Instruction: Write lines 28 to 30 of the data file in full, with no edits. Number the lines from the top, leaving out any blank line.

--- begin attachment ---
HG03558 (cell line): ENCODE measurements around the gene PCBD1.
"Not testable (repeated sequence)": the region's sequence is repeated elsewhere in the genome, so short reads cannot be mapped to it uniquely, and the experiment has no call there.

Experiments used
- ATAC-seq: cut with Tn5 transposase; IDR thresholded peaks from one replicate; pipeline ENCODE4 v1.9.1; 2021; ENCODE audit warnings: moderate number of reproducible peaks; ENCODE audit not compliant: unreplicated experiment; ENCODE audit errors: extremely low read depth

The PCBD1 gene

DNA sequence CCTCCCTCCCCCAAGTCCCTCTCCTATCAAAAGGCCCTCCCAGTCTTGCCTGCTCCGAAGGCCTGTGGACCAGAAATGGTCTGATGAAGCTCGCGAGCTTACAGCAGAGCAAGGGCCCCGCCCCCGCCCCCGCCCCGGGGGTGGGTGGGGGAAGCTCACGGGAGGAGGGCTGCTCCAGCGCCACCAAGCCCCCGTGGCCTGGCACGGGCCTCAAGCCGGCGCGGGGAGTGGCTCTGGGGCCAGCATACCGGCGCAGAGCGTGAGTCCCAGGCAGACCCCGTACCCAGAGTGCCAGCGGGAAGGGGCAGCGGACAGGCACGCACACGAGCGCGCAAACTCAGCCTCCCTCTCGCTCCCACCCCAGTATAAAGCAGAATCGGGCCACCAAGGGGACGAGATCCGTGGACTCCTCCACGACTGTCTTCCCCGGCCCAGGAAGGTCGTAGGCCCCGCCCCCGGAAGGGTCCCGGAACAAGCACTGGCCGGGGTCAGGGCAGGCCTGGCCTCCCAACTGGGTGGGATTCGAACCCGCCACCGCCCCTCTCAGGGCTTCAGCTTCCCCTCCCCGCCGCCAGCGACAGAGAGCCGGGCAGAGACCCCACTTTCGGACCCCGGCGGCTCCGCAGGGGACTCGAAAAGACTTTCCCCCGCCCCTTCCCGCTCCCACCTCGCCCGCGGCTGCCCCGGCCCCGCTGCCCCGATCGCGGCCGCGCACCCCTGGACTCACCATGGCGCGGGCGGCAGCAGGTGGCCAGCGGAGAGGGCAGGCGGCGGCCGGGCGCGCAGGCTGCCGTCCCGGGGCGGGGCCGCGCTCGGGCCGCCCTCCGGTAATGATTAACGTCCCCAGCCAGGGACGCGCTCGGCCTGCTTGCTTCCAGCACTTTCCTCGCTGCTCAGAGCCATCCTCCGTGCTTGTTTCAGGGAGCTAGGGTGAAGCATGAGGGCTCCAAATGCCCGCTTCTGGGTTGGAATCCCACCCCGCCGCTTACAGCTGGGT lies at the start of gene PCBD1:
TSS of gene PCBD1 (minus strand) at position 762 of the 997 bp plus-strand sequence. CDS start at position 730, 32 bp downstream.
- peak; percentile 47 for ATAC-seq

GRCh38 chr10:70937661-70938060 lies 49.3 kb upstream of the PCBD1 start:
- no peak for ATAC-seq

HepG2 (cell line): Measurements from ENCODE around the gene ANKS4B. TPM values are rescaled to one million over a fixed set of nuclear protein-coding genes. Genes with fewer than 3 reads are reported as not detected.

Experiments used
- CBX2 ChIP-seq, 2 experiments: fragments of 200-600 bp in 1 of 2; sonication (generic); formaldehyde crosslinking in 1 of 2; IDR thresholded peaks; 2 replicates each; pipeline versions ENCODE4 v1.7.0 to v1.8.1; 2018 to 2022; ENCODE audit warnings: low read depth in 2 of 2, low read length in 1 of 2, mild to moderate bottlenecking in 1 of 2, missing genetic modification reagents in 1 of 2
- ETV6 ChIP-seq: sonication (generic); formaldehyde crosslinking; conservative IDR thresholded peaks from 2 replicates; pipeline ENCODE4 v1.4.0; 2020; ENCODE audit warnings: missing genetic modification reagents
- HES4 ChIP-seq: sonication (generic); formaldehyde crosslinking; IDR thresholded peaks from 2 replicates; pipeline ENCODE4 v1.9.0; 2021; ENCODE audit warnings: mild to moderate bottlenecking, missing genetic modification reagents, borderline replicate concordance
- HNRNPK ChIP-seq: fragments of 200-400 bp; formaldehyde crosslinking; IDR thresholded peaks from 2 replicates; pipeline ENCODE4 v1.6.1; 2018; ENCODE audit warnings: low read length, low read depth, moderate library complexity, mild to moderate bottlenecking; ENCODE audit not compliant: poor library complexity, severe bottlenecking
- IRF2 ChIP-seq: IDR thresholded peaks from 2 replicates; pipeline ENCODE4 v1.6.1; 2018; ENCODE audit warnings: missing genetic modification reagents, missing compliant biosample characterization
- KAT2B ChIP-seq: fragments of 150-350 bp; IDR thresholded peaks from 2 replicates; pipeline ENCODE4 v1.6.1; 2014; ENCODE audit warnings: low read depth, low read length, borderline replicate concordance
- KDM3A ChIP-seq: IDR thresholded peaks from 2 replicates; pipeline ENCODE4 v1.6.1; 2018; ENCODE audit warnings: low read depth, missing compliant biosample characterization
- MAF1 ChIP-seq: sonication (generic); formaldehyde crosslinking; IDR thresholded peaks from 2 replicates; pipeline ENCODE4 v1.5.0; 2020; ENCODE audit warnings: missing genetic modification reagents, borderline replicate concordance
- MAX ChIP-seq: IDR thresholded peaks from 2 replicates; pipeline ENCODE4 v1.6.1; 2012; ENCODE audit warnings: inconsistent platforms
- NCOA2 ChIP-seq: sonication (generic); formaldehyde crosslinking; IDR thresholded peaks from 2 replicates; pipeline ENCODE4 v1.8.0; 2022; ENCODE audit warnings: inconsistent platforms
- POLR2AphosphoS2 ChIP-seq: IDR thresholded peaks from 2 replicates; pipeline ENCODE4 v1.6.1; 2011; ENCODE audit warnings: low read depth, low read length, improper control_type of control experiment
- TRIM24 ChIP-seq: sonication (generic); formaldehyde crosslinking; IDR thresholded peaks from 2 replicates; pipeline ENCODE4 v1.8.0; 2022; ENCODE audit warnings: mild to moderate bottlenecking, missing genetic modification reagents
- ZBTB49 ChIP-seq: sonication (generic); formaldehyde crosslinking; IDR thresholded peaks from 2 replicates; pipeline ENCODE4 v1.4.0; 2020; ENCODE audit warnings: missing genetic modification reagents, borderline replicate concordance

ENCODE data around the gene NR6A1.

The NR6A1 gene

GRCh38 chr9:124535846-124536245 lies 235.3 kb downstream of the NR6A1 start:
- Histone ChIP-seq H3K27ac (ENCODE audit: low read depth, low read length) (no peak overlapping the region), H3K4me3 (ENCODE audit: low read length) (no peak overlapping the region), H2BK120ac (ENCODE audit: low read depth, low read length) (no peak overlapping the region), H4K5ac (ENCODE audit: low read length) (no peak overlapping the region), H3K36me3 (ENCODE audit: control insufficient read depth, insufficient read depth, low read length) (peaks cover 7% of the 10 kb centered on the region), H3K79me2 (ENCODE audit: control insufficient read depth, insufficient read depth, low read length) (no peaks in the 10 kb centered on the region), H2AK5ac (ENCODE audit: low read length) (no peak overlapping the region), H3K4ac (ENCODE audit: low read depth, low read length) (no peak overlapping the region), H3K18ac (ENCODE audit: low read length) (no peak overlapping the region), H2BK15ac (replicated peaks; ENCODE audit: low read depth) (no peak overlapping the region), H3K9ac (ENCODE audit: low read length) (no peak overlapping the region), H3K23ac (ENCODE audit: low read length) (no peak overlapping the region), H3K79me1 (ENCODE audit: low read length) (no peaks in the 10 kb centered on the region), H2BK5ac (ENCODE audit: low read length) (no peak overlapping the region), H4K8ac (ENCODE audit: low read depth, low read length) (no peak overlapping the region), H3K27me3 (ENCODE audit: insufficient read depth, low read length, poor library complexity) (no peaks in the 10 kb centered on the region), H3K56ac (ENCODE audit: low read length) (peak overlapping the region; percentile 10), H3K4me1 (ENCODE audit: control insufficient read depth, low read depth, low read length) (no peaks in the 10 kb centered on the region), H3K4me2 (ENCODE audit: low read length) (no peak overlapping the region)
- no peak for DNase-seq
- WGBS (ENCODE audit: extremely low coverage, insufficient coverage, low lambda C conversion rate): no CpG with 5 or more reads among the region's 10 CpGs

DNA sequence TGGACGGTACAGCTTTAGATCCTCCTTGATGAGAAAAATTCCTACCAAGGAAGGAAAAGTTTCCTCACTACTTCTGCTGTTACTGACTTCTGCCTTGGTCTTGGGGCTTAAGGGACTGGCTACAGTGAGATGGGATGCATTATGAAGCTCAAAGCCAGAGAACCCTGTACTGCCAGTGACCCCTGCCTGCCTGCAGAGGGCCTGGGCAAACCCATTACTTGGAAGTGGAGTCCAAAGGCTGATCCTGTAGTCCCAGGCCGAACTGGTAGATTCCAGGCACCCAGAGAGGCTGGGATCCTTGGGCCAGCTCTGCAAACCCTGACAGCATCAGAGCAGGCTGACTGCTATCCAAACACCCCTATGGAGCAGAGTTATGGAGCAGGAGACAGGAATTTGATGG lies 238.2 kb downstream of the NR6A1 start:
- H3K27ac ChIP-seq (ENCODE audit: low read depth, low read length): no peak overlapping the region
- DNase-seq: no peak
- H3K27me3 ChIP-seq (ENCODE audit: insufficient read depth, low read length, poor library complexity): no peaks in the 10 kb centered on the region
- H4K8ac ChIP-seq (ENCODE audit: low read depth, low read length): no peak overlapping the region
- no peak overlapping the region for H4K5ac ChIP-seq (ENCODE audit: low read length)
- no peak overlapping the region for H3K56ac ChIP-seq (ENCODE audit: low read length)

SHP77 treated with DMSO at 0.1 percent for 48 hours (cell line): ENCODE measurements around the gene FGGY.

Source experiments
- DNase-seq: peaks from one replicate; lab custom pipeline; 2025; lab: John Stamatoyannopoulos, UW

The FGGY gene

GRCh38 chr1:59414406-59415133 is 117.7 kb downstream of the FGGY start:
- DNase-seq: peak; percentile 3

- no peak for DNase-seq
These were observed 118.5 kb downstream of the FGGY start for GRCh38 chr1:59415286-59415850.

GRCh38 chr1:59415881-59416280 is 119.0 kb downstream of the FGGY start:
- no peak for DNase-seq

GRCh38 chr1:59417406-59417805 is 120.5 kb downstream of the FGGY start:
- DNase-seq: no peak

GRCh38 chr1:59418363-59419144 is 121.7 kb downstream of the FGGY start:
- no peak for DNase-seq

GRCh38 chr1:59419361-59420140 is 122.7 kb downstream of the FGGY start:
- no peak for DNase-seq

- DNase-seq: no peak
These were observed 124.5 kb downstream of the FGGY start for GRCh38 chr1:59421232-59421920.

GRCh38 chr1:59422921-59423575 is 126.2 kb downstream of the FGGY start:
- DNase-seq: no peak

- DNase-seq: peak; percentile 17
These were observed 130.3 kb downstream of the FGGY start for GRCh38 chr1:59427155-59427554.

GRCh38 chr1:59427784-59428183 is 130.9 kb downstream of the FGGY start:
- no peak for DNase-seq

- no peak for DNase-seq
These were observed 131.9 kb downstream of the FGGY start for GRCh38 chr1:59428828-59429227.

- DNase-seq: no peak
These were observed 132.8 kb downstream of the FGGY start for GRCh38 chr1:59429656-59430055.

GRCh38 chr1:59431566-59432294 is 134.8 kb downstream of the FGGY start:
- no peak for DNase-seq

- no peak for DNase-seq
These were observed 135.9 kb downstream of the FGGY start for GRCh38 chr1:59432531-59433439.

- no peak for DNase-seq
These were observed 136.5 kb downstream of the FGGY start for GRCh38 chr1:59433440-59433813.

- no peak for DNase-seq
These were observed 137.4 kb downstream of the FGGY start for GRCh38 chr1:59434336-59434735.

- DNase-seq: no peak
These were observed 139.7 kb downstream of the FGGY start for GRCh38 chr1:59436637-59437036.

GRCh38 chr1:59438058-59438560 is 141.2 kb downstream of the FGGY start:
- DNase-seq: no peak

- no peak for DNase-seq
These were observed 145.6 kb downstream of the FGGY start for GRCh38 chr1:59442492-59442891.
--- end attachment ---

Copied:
GRCh38 chr9:124535846-124536245 lies 235.3 kb downstream of the NR6A1 start:
- Histone ChIP-seq H3K27ac (ENCODE audit: low read depth, low read length) (no peak overlapping the region), H3K4me3 (ENCODE audit: low read length) (no peak overlapping the region), H2BK120ac (ENCODE audit: low read depth, low read length) (no peak overlapping the region), H4K5ac (ENCODE audit: low read length) (no peak overlapping the region), H3K36me3 (ENCODE audit: control insufficient read depth, insufficient read depth, low read length) (peaks cover 7% of the 10 kb centered on the region), H3K79me2 (ENCODE audit: control insufficient read depth, insufficient read depth, low read length) (no peaks in the 10 kb centered on the region), H2AK5ac (ENCODE audit: low read length) (no peak overlapping the region), H3K4ac (ENCODE audit: low read depth, low read length) (no peak overlapping the region), H3K18ac (ENCODE audit: low read length) (no peak overlapping the region), H2BK15ac (replicated peaks; ENCODE audit: low read depth) (no peak overlapping the region), H3K9ac (ENCODE audit: low read length) (no peak overlapping the region), H3K23ac (ENCODE audit: low read length) (no peak overlapping the region), H3K79me1 (ENCODE audit: low read length) (no peaks in the 10 kb centered on the region), H2BK5ac (ENCODE audit: low read length) (no peak overlapping the region), H4K8ac (ENCODE audit: low read depth, low read length) (no peak overlapping the region), H3K27me3 (ENCODE audit: insufficient read depth, low read length, poor library complexity) (no peaks in the 10 kb centered on the region), H3K56ac (ENCODE audit: low read length) (peak overlapping the region; percentile 10), H3K4me1 (ENCODE audit: control insufficient read depth, low read depth, low read length) (no peaks in the 10 kb centered on the region), H3K4me2 (ENCODE audit: low read length) (no peak overlapping the region)
- no peak for DNase-seq